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Ocean heat waves dramatically shift habitats

by NOAA Fisheries 14 Aug 2020 19:00 UTC
The range of smooth hammerhead sharks shifted north as much 2,800 kilometers, more than 1,700 miles, during a major marine heatwave that affected the northeast Pacific Ocean from 2013 into 2015. The heatwave was known as `The Blob.` © Richard Herrmann / NOAA Fisheries

Marine heat waves across the world's oceans can displace habitat for sea turtles, whales, and other marine life by 10s to thousands of kilometers. They dramatically shift these animals' preferred temperatures in a fraction of the time that climate change is expected to do the same, new research shows.

To measure that temporary dislocation of ocean surface temperatures, which can in turn drive ecological changes, NOAA scientists have now introduced a new metric called "thermal displacement". A research paper describing the changes and the means of measuring them was published in the journal Nature this week.

Research scientist Michael Jacox of NOAA Fisheries' Southwest Fisheries Science Center called it a powerful new way of looking at marine heatwaves.

"When the environment changes, many species move," Jacox said. "This research helps us understand and measure the degree of change they may be responding to."

Scientists have typically characterized marine heatwaves based on how much they increase sea surface temperatures, and for how long. Such local warming particularly affects stationary organisms such as corals. In contrast, thermal displacement measures how far mobile species must move to track ocean surface temperatures.

The extent of thermal displacement caused by marine heatwaves may not necessarily correspond to their intensity.

Thermal displacement depends on the sea surface temperature gradient, the rate at which temperature changes across the ocean. If a heatwave warms an area of ocean, fish, turtles, whales, and other species may have to travel great distances if the temperature gradient is weak, but not if the gradient is strong.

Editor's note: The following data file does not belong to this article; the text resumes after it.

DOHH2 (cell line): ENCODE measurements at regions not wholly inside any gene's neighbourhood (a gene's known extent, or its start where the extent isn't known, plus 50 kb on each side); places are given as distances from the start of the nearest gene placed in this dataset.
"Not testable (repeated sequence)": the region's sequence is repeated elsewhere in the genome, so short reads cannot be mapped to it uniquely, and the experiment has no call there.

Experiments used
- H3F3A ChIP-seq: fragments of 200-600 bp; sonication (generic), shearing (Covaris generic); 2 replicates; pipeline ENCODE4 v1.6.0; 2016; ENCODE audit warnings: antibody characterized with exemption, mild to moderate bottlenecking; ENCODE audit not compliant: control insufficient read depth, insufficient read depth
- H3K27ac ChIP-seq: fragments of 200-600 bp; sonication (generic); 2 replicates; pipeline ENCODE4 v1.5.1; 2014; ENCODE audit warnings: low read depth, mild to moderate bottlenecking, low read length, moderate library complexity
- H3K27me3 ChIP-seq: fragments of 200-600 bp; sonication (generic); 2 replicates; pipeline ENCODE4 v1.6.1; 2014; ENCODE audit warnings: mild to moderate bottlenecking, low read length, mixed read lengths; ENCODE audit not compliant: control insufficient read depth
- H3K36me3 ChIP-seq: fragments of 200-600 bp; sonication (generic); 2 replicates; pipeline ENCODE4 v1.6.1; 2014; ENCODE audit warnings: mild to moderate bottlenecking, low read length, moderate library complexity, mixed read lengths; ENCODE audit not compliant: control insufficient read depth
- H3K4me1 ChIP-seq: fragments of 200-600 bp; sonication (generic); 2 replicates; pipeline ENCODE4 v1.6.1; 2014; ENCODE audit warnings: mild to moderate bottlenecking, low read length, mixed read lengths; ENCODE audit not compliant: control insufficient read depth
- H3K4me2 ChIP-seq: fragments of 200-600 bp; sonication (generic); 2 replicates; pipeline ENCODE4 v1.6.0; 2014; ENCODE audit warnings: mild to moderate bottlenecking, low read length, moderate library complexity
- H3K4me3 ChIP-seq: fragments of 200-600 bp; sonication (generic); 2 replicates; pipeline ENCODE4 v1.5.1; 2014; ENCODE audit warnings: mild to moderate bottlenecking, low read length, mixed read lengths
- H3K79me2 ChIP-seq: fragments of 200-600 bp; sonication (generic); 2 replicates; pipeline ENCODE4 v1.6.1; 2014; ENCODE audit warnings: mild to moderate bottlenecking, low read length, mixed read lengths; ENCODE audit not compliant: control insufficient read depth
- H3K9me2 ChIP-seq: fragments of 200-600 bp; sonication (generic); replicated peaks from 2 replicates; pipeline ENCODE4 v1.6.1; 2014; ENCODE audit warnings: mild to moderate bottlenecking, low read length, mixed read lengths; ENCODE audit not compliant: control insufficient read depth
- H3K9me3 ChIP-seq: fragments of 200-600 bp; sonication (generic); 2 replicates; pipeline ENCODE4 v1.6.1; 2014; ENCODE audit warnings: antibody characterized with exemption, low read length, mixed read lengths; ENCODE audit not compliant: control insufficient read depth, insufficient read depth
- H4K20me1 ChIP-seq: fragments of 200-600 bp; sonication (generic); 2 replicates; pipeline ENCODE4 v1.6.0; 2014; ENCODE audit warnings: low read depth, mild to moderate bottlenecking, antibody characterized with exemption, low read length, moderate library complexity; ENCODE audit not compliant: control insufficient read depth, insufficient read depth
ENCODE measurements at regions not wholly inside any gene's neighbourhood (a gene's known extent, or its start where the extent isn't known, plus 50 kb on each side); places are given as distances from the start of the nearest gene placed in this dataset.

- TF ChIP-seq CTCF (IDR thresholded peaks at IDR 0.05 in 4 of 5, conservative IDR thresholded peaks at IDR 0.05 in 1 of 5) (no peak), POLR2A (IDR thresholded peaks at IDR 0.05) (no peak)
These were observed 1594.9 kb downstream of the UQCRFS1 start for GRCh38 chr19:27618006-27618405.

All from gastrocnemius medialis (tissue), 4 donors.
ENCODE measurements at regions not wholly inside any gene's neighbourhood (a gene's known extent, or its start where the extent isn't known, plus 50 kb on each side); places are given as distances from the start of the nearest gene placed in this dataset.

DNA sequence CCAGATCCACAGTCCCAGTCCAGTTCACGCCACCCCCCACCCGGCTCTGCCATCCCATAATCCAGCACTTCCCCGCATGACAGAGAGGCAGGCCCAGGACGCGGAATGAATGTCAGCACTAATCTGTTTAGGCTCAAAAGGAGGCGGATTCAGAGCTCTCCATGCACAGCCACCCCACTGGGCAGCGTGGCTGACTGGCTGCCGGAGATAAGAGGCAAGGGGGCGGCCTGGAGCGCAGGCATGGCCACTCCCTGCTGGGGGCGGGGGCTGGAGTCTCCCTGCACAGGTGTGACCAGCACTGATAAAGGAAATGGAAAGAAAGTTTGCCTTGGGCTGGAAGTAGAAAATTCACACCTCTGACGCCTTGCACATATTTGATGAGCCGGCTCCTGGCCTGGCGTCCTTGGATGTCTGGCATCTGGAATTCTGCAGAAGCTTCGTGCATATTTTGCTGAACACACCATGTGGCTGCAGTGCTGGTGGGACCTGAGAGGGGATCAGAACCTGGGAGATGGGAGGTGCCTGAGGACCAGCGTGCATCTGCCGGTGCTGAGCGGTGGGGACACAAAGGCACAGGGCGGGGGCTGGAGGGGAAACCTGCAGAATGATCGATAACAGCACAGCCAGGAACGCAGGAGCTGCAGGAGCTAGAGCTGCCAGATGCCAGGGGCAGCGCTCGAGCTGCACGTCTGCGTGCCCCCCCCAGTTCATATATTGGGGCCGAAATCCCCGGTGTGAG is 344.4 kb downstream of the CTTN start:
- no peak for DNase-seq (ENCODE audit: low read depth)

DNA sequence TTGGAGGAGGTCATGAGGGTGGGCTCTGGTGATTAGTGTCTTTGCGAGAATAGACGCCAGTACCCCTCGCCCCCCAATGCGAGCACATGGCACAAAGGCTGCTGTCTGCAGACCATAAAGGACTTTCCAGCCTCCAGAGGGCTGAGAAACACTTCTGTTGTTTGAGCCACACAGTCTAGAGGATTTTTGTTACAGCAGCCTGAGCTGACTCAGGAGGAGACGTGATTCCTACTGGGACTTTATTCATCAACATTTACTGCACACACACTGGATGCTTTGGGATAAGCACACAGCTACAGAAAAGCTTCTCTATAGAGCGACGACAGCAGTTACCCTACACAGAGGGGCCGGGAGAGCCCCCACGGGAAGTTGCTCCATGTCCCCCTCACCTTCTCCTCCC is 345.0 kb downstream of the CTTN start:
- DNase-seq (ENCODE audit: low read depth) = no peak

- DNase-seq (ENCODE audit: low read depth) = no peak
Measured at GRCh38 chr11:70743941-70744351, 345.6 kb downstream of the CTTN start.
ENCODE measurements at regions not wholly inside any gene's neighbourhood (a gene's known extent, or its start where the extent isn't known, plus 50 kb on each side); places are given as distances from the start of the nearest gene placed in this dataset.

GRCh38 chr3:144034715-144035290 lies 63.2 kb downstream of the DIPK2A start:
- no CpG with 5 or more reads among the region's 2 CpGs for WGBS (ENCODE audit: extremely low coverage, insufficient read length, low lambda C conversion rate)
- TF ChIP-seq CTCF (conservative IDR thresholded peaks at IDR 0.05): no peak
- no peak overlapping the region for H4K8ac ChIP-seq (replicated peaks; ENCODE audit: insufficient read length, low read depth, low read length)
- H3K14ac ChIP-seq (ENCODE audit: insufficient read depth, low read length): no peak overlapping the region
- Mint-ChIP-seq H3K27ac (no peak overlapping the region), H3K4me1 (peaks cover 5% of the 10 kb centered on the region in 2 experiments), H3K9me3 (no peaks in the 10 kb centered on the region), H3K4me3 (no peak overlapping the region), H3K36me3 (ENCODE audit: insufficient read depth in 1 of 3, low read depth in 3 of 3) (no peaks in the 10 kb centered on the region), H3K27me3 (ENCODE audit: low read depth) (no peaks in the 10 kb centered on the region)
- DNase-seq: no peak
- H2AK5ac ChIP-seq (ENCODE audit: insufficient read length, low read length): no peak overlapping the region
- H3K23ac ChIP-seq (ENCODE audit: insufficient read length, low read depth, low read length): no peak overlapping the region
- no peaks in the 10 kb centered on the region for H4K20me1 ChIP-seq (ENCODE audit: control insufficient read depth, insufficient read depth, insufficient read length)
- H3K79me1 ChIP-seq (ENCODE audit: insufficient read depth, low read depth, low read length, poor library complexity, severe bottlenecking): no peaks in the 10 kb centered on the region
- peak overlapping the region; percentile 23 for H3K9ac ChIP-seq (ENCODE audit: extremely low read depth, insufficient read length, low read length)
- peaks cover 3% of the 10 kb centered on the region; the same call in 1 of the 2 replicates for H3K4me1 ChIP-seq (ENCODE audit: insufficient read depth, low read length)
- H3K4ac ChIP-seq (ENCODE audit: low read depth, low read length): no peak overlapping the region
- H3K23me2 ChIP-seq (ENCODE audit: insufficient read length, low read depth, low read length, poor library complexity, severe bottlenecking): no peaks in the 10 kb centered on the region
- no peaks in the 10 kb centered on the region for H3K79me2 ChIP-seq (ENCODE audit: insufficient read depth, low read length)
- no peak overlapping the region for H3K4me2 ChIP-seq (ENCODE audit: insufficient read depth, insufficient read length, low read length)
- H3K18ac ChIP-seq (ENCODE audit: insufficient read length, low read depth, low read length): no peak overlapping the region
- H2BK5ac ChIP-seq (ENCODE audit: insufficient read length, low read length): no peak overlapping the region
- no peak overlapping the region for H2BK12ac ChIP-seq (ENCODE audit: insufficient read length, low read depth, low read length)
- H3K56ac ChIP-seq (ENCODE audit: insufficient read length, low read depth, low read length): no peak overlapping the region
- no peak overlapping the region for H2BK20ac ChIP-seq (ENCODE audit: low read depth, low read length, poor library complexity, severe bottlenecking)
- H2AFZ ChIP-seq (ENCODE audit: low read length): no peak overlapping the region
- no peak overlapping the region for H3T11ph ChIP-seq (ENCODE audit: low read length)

"It may give us an idea how the ecosystem may change in the future," said Michael Alexander, research meteorologist at NOAA's Physical Sciences Laboratory and a coauthor of the new research. The changes may have implications for coastal communities if commercial fish species shift. Fishermen would have to travel hundreds of miles farther to reach them, he said.

Changing temperatures highlight management questions

For example, a 2012 marine heatwave in the northwest Atlantic pushed commercial species such as squid and flounder hundreds of miles northward. At the same time it contributed to a lobster boom that led to record landings and a collapse in price.

"Given the complex political geography of the United States' Eastern Seaboard, this event highlighted management questions introduced by marine heatwave-driven shifts across state and national lines," the scientists wrote.

"While these management issues are often discussed in the context of climate change, they are upon us now," the scientists wrote. "Modern day marine heatwaves can induce thermal displacements comparable to those from century-scale warming trends, and while these temperature shifts do not solely dictate species distributions, they do convey the scale of potential habitat disruption."

A 2014-2015 Pacific marine heatwave known as "the Blob," shifted surface temperatures more than 700 kilometers, or more than 400 miles, along the West Coast of the United States and in the Gulf of Alaska. That moved the prey of California sea lions farther from their rookeries in the Channel Islands off Southern California. This left hundreds of starving sea lion pups to strand on beaches.

Across the world's oceans, the average long-term temperature shift associated with ocean warming has been estimated at just over 20 kilometers, about 13 miles, per decade. By comparison, marine heatwaves have displaced temperatures an average of approximately 200 kilometers, roughly 120 miles, in a matter of months. In effect, marine heatwaves are shifting ocean temperatures at similar scales to what is anticipated with climate change—but in much shorter time frames.

The research was supported by funding from the NOAA Climate Program Office's Coastal and Ocean Climate Applications program and Modeling, Analysis, Predictions, and Projections program and the NOAA Fisheries Office of Science and Technology.

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